Did writing Plainclothes Naked help resolve your feelings about your mother?
Somewhat. Hubert Selby has this great saying that “The bottom is bottomless,” which is to say that you can exorcise 15 demons only to discover the 16th is the motherfucker that’s gonna kill you.
There‘s lots of toilet humor in the book, which includes frequent references to urination, ejaculation, menstruation, bleeding, vomiting, spitting and so forth. Why do you write such dirty stuff?
It’s probably from being a dope fiend. When you do drugs, you become deeply involved with bodily functions because you‘re always sweating or sick. I would add, however, that I don’t think bodily functions, sex or violence diminish beauty in any way — in fact, I think they enhance it because in the context of a depraved environment, beauty is even more powerful. This isn‘t a book about toilet humor. To me, it’s a love story about two people who transcend the squalor that surrounds them and get to whatever the other side of bitterness is. This book traffics in extremes, as does most of my writing, but in a world of violence, weirdness and addiction, true love ends up being the most extreme behavior of all. That‘s the theme of the book, and I knew when I was writing it that I was running the risk of readers getting hung up in the weirdness, but I couldn’t make the point I was trying to make without the violence.
In the book, a child has his foot ripped off, a woman is decapitated, a man is forced at gunpoint to sodomize his partner, and you play this violence for laughs. What‘s funny about those scenes?
I’ve lived through shit like that, and when you‘re in it, it’s horrific and nobody‘s laughing. But once the dust has settled and you’ve survived, you can‘t help but see the insane hilarity of it all. There’s no point in being reverent just because something bad has happened, and that doesn‘t mean you don’t have compassion for the people who‘ve suffered. I didn’t invent this vein of humor, by the way. Read Celine‘s Death on the Installment Plan — I’m a piker compared to Celine.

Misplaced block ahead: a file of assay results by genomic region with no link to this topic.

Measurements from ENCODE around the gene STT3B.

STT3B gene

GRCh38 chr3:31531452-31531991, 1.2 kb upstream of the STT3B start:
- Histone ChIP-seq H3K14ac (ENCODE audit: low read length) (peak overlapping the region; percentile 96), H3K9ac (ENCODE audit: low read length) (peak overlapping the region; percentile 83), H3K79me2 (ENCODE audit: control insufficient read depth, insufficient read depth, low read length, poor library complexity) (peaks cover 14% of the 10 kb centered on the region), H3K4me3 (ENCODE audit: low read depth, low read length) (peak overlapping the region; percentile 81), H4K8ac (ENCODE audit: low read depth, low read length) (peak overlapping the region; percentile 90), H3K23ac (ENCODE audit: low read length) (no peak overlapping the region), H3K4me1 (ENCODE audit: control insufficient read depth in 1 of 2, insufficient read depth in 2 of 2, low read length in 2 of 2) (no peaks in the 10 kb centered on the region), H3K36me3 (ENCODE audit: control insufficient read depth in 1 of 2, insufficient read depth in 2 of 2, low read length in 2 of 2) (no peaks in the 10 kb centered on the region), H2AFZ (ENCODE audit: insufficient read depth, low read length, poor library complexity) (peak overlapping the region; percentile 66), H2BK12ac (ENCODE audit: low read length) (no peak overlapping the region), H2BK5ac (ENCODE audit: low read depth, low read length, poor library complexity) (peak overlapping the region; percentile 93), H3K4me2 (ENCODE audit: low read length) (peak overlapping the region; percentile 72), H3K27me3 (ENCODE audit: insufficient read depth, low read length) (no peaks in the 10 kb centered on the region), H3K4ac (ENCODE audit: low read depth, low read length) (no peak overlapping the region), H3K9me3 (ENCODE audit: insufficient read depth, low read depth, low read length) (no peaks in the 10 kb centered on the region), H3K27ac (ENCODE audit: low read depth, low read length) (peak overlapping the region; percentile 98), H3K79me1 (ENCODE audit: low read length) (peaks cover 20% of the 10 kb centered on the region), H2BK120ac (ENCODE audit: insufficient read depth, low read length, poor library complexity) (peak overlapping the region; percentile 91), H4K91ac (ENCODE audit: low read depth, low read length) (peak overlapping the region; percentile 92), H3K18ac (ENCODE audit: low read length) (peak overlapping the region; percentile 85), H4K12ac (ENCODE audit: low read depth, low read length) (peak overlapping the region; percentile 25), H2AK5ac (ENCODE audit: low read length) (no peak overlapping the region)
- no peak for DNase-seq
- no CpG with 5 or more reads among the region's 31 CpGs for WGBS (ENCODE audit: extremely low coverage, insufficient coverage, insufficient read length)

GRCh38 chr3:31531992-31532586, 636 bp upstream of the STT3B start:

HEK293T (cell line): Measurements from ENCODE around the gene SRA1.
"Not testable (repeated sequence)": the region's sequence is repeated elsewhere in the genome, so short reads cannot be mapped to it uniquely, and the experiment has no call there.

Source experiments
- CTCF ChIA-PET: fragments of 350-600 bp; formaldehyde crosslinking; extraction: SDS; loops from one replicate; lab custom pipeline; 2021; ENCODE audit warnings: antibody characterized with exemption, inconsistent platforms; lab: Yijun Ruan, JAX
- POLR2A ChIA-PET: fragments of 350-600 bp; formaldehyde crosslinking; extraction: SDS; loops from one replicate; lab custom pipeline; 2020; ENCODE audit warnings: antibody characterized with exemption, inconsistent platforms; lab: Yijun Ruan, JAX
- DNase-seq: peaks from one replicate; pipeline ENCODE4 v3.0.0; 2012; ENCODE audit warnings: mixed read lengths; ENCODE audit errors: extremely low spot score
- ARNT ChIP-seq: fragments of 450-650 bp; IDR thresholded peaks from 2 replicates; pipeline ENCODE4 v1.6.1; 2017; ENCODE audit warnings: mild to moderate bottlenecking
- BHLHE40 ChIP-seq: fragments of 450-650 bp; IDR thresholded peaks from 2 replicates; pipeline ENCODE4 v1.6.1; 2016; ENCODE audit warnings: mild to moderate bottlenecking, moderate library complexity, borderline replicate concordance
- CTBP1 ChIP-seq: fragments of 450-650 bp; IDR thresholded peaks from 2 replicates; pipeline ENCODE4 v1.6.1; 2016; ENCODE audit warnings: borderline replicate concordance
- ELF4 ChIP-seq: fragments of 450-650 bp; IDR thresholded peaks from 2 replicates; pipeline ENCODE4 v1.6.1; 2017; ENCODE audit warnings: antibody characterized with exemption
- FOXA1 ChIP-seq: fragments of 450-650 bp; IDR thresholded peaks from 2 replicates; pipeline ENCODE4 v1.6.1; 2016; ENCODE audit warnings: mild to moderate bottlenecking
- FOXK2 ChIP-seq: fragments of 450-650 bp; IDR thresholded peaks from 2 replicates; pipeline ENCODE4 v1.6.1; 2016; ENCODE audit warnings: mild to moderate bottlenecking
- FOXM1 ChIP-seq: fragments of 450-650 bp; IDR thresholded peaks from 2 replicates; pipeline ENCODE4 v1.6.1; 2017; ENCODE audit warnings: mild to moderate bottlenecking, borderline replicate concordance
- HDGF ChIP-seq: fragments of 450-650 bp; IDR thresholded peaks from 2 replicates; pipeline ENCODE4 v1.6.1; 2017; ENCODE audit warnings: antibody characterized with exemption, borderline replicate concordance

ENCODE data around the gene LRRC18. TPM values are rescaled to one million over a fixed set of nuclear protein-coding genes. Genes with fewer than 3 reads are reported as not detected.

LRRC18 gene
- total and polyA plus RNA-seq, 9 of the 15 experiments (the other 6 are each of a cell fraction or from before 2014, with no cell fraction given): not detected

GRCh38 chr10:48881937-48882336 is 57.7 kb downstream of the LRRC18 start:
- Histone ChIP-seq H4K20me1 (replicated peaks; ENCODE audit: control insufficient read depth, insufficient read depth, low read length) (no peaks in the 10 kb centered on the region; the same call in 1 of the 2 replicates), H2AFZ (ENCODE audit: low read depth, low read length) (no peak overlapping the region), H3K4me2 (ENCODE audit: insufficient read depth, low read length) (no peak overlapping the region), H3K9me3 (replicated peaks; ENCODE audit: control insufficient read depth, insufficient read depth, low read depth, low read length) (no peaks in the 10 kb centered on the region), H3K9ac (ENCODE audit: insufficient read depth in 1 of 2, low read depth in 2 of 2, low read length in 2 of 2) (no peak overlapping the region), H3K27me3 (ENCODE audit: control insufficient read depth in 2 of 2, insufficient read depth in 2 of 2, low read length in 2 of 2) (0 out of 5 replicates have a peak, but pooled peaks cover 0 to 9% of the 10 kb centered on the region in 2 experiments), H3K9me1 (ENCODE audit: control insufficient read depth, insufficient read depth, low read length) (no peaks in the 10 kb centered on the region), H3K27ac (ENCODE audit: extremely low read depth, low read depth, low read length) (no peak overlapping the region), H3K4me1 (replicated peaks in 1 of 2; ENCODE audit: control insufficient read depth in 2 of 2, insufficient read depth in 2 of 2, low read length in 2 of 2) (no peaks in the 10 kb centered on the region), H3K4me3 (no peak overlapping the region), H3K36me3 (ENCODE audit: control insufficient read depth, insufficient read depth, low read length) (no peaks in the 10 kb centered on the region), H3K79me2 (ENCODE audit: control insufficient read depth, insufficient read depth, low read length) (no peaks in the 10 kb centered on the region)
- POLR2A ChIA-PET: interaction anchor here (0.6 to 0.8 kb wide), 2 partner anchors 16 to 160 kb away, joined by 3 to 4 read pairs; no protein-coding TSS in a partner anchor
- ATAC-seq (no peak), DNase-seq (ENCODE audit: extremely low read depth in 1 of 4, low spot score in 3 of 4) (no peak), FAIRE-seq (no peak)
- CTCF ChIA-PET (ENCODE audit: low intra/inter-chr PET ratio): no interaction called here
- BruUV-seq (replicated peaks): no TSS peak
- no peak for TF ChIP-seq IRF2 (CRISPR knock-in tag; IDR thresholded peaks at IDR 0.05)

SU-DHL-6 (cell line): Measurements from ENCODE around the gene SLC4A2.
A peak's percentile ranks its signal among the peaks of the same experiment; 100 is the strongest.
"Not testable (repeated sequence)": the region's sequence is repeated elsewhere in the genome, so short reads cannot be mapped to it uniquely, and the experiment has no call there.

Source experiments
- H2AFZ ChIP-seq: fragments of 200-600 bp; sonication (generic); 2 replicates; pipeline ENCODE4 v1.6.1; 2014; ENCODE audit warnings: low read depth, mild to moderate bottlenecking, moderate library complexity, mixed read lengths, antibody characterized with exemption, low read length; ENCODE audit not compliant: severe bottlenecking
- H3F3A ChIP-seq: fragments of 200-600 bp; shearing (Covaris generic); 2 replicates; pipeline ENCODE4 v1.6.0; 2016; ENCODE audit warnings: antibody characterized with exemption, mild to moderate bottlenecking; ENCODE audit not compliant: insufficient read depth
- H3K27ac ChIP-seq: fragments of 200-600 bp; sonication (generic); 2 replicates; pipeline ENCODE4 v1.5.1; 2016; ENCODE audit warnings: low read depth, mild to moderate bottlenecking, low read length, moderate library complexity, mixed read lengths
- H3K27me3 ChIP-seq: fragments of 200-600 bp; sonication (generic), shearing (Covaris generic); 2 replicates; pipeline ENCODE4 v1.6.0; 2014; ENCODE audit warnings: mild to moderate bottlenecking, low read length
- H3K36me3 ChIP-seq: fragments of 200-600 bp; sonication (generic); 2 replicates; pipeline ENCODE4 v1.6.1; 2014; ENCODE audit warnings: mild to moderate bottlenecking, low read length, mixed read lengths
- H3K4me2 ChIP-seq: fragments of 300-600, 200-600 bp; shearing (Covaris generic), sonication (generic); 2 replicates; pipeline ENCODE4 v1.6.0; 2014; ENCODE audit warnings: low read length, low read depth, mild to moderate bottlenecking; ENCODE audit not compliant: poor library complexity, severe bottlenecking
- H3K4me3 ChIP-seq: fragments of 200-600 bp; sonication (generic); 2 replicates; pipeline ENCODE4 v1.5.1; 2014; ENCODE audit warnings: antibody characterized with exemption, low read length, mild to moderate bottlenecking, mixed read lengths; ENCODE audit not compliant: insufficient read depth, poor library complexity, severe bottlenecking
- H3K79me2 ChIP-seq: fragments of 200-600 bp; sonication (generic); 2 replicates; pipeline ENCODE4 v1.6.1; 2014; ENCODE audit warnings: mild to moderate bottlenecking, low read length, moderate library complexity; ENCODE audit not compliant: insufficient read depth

What was the first book that was important to you?
Nathanael West‘s Miss Lonelyhearts. Shortly after my father died, my sister’s hippie boyfriend gave me that book, along with books by Celine and Terry Southern, and I couldn‘t believe people were allowed to say those things in print. It meant so much to me because it so spoke to how I viewed the world as a 16-year-old — and probably still do, for better or for worse.
So what tradition do you see your work coming out of?
The writing that appeals to me is black humor. Almost all of Beckett, Nabokov’s Lolita, Joseph Heller‘s Something Happened, Stanley Elkin’s The Franchiser, Bruce Jay Friedman, Ishmael Reed, Philip Roth in his Portnoy‘s Complaint period, Celine and Kafka. These guys write about the horrific nature of reality, and it comes out screamingly funny.
Drugs haven’t been part of your life for seven years, yet they continue to play a prominent role in your writing.
Drugs are a symptom of a level of torment that the kind of people I‘m interested in writing about are struggling with. I hadn’t planned on writing another drug book or another book about myself, and I created a large cast of fictional characters that includes a policeman, marauding crackheads, a transsexual and a murdering trailer-park woman. Still, at the end of the day there‘s probably more of me in this book than in all the other books combined.
Many of those characters seem to be driven by some combination of greed, sloth, lust and cowardice. Are these qualities you encounter in most people you meet?
I wouldn’t say most people are that way, but I also don‘t think the world is driven by purity and love.
Jerry Stahl reads from Plainclothes Naked at Book Soup on Tuesday, November 27, at 8 p.m.